1. First Aid Manual

backpacking first aid kit checklist - first aid manual

Some of you out there will obviously have more first aid and trauma experience than others. If you’re a trained EMT or Wilderness First Responder, your manual is probably in your head, for the most part.

However, if you’re untrained in wilderness first aid techniques, making sure your kit contains a manual for how to effectively treat some of the most common backcountry injuries is essential.

2. Sterile Gauze Pads

backpacking first aid kit checklist - gauze pads

One of the supplies I hope you never have to use is sterile gauze pads. If you do, they’ll help you prevent blood loss in the case of a moderate to severe laceration. They can be used to pack wounds and also to stabilize objects that become impaled in the skin.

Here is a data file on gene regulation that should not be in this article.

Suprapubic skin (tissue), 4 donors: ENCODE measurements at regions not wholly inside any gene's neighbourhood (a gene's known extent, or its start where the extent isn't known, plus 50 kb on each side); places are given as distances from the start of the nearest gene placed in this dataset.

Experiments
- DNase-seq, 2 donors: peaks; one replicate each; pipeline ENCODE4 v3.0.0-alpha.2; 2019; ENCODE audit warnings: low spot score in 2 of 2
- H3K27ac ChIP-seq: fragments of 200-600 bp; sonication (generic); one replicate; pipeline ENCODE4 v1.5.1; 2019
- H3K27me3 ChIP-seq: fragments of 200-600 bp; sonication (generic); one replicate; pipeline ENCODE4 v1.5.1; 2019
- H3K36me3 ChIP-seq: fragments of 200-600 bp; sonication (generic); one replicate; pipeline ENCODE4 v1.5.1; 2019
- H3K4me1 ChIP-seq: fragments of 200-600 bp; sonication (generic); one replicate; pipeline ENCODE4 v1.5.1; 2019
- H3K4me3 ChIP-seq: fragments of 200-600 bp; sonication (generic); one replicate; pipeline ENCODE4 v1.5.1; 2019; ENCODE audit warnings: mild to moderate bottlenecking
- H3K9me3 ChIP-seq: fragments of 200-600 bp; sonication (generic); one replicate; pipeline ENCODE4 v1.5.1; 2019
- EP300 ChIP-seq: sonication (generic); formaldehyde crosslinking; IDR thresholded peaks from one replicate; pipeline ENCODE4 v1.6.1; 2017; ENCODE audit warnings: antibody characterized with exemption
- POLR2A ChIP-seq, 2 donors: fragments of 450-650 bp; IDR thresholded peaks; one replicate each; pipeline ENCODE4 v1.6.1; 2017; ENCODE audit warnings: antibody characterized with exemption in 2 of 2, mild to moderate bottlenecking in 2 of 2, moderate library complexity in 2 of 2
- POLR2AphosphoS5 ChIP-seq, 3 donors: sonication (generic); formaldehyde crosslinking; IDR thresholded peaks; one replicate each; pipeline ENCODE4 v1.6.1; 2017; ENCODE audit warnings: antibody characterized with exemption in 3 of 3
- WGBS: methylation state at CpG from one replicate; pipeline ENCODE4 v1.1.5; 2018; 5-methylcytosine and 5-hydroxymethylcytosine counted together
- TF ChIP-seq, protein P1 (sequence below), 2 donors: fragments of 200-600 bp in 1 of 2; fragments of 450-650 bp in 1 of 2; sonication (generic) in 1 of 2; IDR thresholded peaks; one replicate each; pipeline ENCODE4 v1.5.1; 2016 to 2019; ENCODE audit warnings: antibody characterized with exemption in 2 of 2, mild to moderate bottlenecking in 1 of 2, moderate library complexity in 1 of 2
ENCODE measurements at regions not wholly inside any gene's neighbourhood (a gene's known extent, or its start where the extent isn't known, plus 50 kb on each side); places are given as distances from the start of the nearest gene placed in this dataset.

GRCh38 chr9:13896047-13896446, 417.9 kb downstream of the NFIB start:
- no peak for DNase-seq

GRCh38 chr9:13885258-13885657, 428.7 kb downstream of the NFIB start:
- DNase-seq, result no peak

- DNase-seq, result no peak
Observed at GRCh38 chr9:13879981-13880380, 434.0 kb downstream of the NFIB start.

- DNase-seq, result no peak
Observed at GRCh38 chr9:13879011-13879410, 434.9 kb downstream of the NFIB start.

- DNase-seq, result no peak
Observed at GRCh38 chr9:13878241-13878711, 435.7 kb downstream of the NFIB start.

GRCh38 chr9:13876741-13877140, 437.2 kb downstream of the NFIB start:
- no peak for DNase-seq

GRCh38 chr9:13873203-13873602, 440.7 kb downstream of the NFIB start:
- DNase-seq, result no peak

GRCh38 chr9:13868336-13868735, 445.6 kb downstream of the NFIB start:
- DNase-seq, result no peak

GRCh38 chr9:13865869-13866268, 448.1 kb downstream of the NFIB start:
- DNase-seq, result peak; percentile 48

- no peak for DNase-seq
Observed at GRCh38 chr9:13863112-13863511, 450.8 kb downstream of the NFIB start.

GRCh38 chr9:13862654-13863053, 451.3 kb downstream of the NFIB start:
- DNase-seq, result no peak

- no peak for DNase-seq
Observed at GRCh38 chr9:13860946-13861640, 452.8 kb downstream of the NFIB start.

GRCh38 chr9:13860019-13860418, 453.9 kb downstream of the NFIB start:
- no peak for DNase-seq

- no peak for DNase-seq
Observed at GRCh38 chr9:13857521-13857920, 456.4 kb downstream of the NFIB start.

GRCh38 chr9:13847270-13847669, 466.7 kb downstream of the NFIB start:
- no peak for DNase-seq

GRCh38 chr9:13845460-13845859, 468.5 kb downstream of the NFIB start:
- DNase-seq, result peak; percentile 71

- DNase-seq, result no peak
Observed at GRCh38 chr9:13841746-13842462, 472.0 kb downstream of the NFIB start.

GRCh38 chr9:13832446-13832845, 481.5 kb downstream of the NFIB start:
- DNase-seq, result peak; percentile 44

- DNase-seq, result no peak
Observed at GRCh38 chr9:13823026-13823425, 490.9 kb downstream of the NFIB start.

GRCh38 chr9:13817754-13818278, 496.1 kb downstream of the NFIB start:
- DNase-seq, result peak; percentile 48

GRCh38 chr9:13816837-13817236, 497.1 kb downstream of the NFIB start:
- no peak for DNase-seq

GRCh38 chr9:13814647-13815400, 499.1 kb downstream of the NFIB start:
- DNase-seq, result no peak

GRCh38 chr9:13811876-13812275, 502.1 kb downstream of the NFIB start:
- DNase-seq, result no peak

Your backpacking first aid kit list should include various sizes and types (stick and non-stick) of sterile gauze pads and, for the record, sterile means that they are still safely contained in their original packaging. Once that packaging is opened, pads that have been sitting in your kit for an extended time are no longer sterile.

3. Sterile Adhesive Bandages

backpacking first aid kit checklist - bandages

Bandages are essential whether you’re using it for backpacking or simple first aid around the home. Be sure to stock your kit with various sizes of bandages, as well as different types. Larger bandages are great for covering minor cuts and scrapes.